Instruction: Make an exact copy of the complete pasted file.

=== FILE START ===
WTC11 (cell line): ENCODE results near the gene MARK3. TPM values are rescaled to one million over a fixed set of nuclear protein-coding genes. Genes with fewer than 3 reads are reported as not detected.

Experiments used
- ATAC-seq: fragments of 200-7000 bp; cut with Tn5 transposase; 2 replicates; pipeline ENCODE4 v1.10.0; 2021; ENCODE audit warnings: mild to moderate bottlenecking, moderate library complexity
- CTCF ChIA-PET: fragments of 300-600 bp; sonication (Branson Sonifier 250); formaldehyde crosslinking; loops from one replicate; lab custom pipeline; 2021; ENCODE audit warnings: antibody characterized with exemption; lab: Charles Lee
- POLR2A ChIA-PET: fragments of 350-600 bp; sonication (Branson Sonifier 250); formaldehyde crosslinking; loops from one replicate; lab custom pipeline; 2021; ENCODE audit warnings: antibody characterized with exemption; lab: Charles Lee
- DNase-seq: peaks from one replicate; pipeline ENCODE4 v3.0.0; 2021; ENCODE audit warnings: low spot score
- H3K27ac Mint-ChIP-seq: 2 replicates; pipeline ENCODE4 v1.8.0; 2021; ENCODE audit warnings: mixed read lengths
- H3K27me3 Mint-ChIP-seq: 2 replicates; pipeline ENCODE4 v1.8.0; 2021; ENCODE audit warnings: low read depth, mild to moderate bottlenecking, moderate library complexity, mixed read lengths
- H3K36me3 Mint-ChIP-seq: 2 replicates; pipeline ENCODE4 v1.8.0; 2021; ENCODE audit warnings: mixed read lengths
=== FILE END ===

WTC11 (cell line): ENCODE results near the gene MARK3. TPM values are rescaled to one million over a fixed set of nuclear protein-coding genes. Genes with fewer than 3 reads are reported as not detected.

Experiments used
- ATAC-seq: fragments of 200-7000 bp; cut with Tn5 transposase; 2 replicates; pipeline ENCODE4 v1.10.0; 2021; ENCODE audit warnings: mild to moderate bottlenecking, moderate library complexity
- CTCF ChIA-PET: fragments of 300-600 bp; sonication (Branson Sonifier 250); formaldehyde crosslinking; loops from one replicate; lab custom pipeline; 2021; ENCODE audit warnings: antibody characterized with exemption; lab: Charles Lee
- POLR2A ChIA-PET: fragments of 350-600 bp; sonication (Branson Sonifier 250); formaldehyde crosslinking; loops from one replicate; lab custom pipeline; 2021; ENCODE audit warnings: antibody characterized with exemption; lab: Charles Lee
- DNase-seq: peaks from one replicate; pipeline ENCODE4 v3.0.0; 2021; ENCODE audit warnings: low spot score
- H3K27ac Mint-ChIP-seq: 2 replicates; pipeline ENCODE4 v1.8.0; 2021; ENCODE audit warnings: mixed read lengths
- H3K27me3 Mint-ChIP-seq: 2 replicates; pipeline ENCODE4 v1.8.0; 2021; ENCODE audit warnings: low read depth, mild to moderate bottlenecking, moderate library complexity, mixed read lengths
- H3K36me3 Mint-ChIP-seq: 2 replicates; pipeline ENCODE4 v1.8.0; 2021; ENCODE audit warnings: mixed read lengths